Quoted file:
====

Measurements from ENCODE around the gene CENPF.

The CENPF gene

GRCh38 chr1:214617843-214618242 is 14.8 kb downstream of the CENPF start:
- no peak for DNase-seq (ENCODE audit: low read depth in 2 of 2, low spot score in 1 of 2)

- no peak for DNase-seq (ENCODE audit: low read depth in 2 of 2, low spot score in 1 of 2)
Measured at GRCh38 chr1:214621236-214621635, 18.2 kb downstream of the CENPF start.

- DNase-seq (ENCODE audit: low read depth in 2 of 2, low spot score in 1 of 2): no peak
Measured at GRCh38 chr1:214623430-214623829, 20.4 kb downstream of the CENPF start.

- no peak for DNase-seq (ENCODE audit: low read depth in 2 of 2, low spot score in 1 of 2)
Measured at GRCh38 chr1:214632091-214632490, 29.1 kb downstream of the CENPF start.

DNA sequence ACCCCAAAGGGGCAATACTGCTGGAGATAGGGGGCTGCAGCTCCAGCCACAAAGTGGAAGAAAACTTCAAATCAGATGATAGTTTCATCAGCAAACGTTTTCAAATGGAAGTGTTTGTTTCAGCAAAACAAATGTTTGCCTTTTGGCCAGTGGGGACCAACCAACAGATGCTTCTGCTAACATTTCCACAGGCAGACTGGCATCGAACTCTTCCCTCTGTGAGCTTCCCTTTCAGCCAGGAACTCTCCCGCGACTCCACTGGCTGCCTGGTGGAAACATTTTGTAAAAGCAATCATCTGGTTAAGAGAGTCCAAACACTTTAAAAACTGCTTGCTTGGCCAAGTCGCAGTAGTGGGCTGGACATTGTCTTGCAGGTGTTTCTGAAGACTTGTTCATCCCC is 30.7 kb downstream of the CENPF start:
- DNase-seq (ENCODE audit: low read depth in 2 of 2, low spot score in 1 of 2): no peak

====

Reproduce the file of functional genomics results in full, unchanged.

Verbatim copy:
Measurements from ENCODE around the gene CENPF.

The CENPF gene

GRCh38 chr1:214617843-214618242 is 14.8 kb downstream of the CENPF start:
- no peak for DNase-seq (ENCODE audit: low read depth in 2 of 2, low spot score in 1 of 2)

- no peak for DNase-seq (ENCODE audit: low read depth in 2 of 2, low spot score in 1 of 2)
Measured at GRCh38 chr1:214621236-214621635, 18.2 kb downstream of the CENPF start.

- DNase-seq (ENCODE audit: low read depth in 2 of 2, low spot score in 1 of 2): no peak
Measured at GRCh38 chr1:214623430-214623829, 20.4 kb downstream of the CENPF start.

- no peak for DNase-seq (ENCODE audit: low read depth in 2 of 2, low spot score in 1 of 2)
Measured at GRCh38 chr1:214632091-214632490, 29.1 kb downstream of the CENPF start.

DNA sequence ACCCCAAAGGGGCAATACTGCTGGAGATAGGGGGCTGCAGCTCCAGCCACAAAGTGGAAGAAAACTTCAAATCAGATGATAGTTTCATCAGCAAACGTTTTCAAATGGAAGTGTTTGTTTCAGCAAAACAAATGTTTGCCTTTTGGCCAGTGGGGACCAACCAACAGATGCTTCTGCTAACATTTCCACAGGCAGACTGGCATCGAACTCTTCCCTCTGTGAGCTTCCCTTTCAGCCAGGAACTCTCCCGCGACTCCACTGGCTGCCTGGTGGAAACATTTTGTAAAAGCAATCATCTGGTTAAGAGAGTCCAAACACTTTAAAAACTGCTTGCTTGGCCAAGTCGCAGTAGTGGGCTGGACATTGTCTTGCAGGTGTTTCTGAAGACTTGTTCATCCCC is 30.7 kb downstream of the CENPF start:
- DNase-seq (ENCODE audit: low read depth in 2 of 2, low spot score in 1 of 2): no peak